This demonstrates that you already understand the rationale behind the meditation I was speaking about at the beginning of this thread. I was trying to point out that in my experience "doing stuff" is another thing you cannot use to get rid of thinking (which you cannot do anyway, but whatever).

I wish to suggest again, as humbly as possible, that trying to be present, any kind of self talk, and concentrating on your breath all consist of using thoughts and doing stuff. You MAY, like me, find those methods inadequate to the task of dropping you into the present and making your thoughts pass by like fluffy clouds.

I was suggesting the old and musty strategy of "doing nothing" instead. It is attractive and unique in that it is wholly the opposite of "doing something", and you might find that sitting down and doing nothing is kickass.

Now I know what you are thinking: You once overheard an abbot saying something contradictory to this. Doing nothing sounds like it won't produce the results you demand. Doing nothing won't let you do the things you were already going to do and also let you claim that you meditated today. That Ben guy is aggressive and demonstrates a lack of psychological development consistent with people who meditate wrong.

All that stuff is doubtless true, so try it at your own risk. Since taking on the nonpractice I find that I go nowhere, get nothing done, and can expect no results. Now that is my cup of tea, and I wanted to share it with anyone who is interested.

Bill Danosky
10-04-2013, 05:07 PM
In meditation, there is practice, and nonpractice, right? Mahayana Buddhism is considered to have some authority, and it teaches both a contemplative style, where one really wrestles with some mental issue or condition. And a type of "calm abiding" meditation, where one transcends their thoughts and realizes "they" (the thoughts) are not "you".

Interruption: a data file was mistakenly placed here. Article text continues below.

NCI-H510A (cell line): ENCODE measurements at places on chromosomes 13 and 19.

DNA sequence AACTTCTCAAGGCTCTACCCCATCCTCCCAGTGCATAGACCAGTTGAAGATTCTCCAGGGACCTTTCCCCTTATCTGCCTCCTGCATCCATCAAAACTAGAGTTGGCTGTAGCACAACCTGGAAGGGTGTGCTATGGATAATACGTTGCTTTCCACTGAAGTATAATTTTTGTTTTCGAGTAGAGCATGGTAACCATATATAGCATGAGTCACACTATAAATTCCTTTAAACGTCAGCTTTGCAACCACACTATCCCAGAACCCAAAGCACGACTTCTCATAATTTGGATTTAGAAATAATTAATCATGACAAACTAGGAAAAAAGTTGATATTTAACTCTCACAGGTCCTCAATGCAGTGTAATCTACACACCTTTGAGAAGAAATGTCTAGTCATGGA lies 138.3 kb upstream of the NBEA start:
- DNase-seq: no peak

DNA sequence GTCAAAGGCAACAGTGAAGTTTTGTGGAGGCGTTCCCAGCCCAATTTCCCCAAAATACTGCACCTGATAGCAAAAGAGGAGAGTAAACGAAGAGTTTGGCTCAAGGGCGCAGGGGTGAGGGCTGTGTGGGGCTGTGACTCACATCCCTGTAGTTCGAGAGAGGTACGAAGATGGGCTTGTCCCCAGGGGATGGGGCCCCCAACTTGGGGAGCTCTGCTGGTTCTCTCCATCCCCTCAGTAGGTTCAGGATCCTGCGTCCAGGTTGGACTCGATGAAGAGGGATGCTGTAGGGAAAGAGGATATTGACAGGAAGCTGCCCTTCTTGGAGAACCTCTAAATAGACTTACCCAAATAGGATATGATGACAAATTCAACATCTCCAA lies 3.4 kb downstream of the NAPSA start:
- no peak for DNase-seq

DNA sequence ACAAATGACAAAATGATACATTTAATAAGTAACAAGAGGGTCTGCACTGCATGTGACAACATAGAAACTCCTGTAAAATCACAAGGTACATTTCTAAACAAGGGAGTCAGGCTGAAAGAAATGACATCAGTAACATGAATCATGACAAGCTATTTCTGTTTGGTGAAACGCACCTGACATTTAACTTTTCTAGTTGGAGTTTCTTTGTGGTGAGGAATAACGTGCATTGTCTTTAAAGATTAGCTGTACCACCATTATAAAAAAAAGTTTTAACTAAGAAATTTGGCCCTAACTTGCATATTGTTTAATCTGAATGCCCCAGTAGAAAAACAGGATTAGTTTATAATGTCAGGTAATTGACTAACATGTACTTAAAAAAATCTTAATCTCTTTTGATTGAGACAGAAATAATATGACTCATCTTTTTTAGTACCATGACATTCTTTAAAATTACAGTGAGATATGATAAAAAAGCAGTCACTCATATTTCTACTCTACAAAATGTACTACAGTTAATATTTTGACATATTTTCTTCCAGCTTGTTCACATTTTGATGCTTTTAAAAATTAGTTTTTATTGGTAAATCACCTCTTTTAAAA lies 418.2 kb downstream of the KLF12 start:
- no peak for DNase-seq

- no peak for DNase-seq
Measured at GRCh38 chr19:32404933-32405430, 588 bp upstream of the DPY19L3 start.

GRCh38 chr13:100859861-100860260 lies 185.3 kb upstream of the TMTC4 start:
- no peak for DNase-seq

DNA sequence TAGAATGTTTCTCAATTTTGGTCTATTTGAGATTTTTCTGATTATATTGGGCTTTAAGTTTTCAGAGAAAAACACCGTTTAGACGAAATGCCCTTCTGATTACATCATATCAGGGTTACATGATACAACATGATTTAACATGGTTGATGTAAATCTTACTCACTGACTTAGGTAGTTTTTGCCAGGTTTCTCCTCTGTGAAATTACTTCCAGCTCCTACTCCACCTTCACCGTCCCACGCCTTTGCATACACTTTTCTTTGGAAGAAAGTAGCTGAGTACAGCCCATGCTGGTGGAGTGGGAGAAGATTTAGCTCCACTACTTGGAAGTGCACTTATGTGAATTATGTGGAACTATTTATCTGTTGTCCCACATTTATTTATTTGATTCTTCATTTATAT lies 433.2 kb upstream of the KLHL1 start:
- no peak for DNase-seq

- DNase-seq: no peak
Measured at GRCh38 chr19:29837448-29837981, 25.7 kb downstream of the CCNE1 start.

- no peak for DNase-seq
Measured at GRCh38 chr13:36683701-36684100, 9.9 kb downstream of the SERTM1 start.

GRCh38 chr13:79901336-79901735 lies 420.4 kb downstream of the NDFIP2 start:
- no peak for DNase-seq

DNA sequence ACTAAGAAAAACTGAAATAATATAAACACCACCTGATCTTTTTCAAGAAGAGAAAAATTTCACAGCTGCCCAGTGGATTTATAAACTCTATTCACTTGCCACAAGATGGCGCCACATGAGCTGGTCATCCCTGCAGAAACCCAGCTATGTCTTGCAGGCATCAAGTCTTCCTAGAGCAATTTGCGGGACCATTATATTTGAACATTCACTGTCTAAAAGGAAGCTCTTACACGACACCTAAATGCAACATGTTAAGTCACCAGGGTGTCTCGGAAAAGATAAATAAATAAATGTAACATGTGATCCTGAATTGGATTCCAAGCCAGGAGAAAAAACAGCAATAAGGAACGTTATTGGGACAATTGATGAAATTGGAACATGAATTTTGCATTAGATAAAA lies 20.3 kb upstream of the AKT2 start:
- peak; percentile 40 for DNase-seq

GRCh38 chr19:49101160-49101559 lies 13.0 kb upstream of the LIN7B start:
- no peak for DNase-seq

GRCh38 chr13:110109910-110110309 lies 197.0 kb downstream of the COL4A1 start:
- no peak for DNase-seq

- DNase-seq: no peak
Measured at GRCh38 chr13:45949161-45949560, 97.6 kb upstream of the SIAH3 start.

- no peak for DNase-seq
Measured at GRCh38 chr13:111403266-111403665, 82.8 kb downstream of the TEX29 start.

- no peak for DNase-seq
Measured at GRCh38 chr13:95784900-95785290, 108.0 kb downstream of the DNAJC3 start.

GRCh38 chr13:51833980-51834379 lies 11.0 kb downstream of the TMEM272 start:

I wouldn't argue against any type of meditation. Unless you are tuning into "the voices", they are all healthy. Hopefully I haven't, at least. Remind me what we were arguing about then, and I'll see if it still makes sense. Something about hurting people, maybe?

Anjisan
10-08-2013, 08:53 AM
There is only one way to know if your aikido works in the case of a real attack, and that is to hang around in a shady part of town until someone attacks you. I'm going to go ahead and guess that no one in this thread has done that, and that therefore that a style vs. style effectiveness argument has nowhere to go but down.

Unfortunately, in my work I deal with everyday people who have been involved in attacks, domestics disputes, and many other unpleasant situations. One does not have to hang out with shady characters or the bad area of town to experience violence that's in your face. Certainly, that can increase your chances, but it is not necessary. Therefore, IMO one cannot afford to not at least strive to make one's training as realistic and practical as possible. That is not to say that one's training has to be totally focused on that or that is all you should think about, but it should be a significant aspect.